Each time you buckle down to work, your mind wanders or you start scrolling through your phone. Sound familiar? Most people have trouble focusing from time to time. But if it happens often, you may wonder why you can’t stay on task.
Lots of things, like everyday habits, can affect your ability to concentrate. In some cases, a health issue may be the cause. Here’s what you need to know.
Medical Conditions That Can Affect Focus
A short attention span may signal one of the following health issues:
- Trouble focusing
- Mood swings
- Poor time management.
- Constant anxiety
- Decision making
Medication. Certain drugs can change the way brain chemicals work. They may mess with your memory and focus. These include drugs for:
Thyroid problems. The hormones this gland makes are important to several body functions, including thinking. If your thyroid gland doesn’t make enough or too much, you may have trouble concentrating.
When You Should Seek Help
Talk to your doctor if you can’t focus, so much so that it’s affecting your life. For example, you may notice that you’re falling behind in school or at work.
You should also make an appointment if you also have any of these symptoms:
- Ongoing feelings of sadness, hopelessness, or guilt
- Changes in your sleep habits, such as not being able to sleep or sleeping too much
- Worry and anxiety that’s lasted for months or affects your daily life
- Feeling tired for no reason
- Dry skin, constipation, a puffy face, and/or hoarse voice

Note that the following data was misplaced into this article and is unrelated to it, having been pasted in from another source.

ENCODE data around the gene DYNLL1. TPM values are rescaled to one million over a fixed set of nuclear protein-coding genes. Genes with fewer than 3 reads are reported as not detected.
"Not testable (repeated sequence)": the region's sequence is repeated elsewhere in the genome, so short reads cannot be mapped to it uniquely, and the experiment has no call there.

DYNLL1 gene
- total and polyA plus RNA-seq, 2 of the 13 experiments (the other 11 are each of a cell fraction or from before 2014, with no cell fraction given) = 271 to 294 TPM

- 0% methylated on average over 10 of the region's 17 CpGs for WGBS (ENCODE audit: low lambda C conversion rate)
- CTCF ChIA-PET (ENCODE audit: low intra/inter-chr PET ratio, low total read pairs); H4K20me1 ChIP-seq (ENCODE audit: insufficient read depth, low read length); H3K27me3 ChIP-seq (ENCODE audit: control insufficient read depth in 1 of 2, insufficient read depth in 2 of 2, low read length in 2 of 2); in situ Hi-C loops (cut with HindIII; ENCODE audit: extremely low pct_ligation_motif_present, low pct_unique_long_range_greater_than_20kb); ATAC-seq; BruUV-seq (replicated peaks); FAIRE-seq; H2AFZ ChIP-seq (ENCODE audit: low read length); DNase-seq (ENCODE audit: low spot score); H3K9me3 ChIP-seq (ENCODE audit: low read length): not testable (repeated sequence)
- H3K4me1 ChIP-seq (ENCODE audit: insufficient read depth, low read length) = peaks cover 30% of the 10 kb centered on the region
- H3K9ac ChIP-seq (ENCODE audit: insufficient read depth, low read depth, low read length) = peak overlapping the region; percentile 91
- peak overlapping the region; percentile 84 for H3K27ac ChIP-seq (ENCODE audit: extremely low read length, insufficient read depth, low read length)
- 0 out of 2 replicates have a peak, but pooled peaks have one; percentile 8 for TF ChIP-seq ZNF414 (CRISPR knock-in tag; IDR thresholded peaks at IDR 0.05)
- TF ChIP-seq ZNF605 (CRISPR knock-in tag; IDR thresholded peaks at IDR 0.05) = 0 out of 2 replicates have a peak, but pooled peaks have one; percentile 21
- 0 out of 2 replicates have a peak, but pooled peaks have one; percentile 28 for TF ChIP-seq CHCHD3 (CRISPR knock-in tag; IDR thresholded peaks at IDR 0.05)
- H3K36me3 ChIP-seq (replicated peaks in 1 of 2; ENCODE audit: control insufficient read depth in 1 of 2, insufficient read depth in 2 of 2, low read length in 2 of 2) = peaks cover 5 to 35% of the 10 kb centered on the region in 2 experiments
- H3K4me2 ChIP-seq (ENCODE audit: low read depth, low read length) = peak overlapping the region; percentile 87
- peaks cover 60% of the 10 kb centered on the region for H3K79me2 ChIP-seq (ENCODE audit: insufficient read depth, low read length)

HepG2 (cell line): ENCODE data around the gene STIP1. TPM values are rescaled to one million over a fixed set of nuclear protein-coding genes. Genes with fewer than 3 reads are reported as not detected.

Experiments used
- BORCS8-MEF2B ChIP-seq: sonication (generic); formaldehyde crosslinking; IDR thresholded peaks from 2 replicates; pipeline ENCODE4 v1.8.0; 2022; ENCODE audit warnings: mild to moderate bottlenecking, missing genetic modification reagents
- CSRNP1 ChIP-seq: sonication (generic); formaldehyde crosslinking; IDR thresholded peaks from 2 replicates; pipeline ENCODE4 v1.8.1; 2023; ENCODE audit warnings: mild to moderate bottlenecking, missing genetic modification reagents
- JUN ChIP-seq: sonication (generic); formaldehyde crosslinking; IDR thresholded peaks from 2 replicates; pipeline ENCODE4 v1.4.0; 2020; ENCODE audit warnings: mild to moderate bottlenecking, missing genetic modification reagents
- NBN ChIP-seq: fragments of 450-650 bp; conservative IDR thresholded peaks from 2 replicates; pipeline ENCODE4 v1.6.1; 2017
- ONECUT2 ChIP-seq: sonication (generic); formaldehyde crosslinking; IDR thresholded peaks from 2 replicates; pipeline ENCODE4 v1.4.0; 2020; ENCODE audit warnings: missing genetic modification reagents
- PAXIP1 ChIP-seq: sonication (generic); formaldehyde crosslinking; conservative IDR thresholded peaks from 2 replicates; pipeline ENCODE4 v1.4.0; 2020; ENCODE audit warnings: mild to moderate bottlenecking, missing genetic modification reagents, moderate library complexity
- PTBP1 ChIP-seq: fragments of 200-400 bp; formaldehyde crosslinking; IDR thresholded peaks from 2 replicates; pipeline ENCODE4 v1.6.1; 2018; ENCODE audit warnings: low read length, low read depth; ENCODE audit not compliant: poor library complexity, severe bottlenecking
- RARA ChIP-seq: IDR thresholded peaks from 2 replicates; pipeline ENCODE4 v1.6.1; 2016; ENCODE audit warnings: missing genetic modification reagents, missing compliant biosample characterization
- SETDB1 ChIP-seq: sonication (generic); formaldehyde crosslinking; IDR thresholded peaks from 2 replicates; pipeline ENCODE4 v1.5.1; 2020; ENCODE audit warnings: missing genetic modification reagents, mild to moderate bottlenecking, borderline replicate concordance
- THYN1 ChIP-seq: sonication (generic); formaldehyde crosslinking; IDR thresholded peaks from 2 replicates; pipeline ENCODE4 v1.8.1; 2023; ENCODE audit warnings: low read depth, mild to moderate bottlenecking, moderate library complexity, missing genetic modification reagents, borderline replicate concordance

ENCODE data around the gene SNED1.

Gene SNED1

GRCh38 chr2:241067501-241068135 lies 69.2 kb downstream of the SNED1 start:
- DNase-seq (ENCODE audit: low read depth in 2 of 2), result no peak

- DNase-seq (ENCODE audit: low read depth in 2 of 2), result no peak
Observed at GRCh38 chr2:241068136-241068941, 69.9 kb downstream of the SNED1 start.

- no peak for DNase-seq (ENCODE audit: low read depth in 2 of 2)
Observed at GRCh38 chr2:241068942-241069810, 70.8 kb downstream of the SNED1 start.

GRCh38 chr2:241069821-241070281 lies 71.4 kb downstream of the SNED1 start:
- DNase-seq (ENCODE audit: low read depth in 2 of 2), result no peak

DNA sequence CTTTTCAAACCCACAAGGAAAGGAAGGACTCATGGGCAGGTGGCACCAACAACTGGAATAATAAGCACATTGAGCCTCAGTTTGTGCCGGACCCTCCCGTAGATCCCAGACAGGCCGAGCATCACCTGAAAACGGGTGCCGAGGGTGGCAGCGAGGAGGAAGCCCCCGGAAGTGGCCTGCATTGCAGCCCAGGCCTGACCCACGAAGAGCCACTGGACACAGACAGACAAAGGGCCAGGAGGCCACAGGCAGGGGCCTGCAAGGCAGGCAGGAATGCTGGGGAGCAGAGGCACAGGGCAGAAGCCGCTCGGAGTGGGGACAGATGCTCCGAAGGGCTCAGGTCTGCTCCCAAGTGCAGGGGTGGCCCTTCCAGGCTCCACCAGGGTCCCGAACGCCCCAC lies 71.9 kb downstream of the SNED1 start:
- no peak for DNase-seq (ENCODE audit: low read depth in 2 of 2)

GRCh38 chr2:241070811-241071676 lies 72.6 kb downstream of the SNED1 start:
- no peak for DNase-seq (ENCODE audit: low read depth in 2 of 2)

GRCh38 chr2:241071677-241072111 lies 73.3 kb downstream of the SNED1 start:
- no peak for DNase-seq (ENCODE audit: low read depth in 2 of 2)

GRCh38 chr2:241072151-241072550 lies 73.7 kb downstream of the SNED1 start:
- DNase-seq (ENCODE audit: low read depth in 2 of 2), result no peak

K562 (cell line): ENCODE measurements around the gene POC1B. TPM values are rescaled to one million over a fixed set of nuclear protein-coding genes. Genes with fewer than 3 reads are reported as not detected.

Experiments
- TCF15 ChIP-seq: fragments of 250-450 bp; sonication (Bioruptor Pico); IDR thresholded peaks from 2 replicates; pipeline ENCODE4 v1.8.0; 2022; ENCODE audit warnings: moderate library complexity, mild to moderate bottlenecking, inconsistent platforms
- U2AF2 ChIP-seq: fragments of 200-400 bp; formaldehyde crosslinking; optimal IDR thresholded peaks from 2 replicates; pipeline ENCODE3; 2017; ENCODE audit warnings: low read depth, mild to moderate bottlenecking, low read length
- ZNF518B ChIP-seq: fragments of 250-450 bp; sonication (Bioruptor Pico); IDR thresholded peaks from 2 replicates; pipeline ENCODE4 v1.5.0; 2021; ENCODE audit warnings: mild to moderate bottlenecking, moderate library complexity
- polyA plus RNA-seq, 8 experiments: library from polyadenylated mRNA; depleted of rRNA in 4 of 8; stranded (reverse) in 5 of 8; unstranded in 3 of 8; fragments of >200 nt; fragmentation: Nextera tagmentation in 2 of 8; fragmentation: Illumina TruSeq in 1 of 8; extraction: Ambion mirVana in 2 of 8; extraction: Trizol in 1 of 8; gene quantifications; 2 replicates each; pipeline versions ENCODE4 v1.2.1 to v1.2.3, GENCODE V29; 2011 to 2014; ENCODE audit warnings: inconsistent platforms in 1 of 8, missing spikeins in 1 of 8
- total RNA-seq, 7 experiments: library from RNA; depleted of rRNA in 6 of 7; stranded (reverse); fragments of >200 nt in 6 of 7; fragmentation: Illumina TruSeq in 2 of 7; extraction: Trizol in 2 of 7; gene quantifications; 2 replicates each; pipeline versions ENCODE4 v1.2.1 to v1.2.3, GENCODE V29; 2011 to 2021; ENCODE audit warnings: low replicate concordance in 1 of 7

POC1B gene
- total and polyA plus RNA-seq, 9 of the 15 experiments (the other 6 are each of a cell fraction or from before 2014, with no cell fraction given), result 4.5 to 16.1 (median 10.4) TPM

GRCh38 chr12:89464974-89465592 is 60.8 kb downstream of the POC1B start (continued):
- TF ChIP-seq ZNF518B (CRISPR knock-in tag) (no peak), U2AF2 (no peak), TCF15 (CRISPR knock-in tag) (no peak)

- Unintentional weight loss, insomnia, and heat intolerance
Other Things That Can Affect Focus
These can also take a toll on your attention span:
Stress. Experts think the part of your brain in charge of survival takes over when you’re stressed out. The other parts of your brain, such as those that control attention and thinking, don’t get as much energy.
Hunger. Your brain needs fuel to work. When your blood sugar dips, it’s harder to focus.
Multitasking. Working on a report while answering emails and listening to a conference call might seem like a timesaver. But juggling too much at once can backfire. Our brains are wired to handle one thing at a time. Research shows constantly switching gears makes you less efficient and more likely to make mistakes.
Lack of sleep. It’s tough to pay attention when you’re tired. That’s because your brain cells recharge and recover when you’re asleep. They don’t work as well when you don’t get enough rest. Research shows that skipping even one night of sleep makes it harder to focus and block out distractions.
Eating lots of sugary or fatty foods. Sugar causes a quick rise in blood sugar, followed by an energy crash. Meanwhile, foods high in unhealthy saturated fat may trigger inflammation that affects your brain. One study found that women did worse on a test of their attention after eating a meal high in unsaturated fat.
How to Improve Focus
Make these changes to strengthen your concentration:
Time block. Have a lot on your plate? Schedule specific times for each task, such as a half hour each morning and afternoon to check email or answer calls. This keeps you from switching back and forth between duties.
Exercise regularly. It can help you blow off steam, sleep better, and ease stress. It also lowers inflammation and encourages the growth of new brain cells. That may sharpen your thinking in the long run.
Eat well. Eat foods high in fiber, unsaturated fat, and lean protein to stave off hunger and keep your blood sugar level steady. Fill your plate with different fruits and vegetables. They serve up nutrients your brain needs to function, such as vitamins B, C, E, and magnesium.
Cut down on distractions. Try to find a quiet area when you need to focus. Remove things that often compete for your attention. You may want to turn off the television or radio, and switch off your phone notifications for a period of time.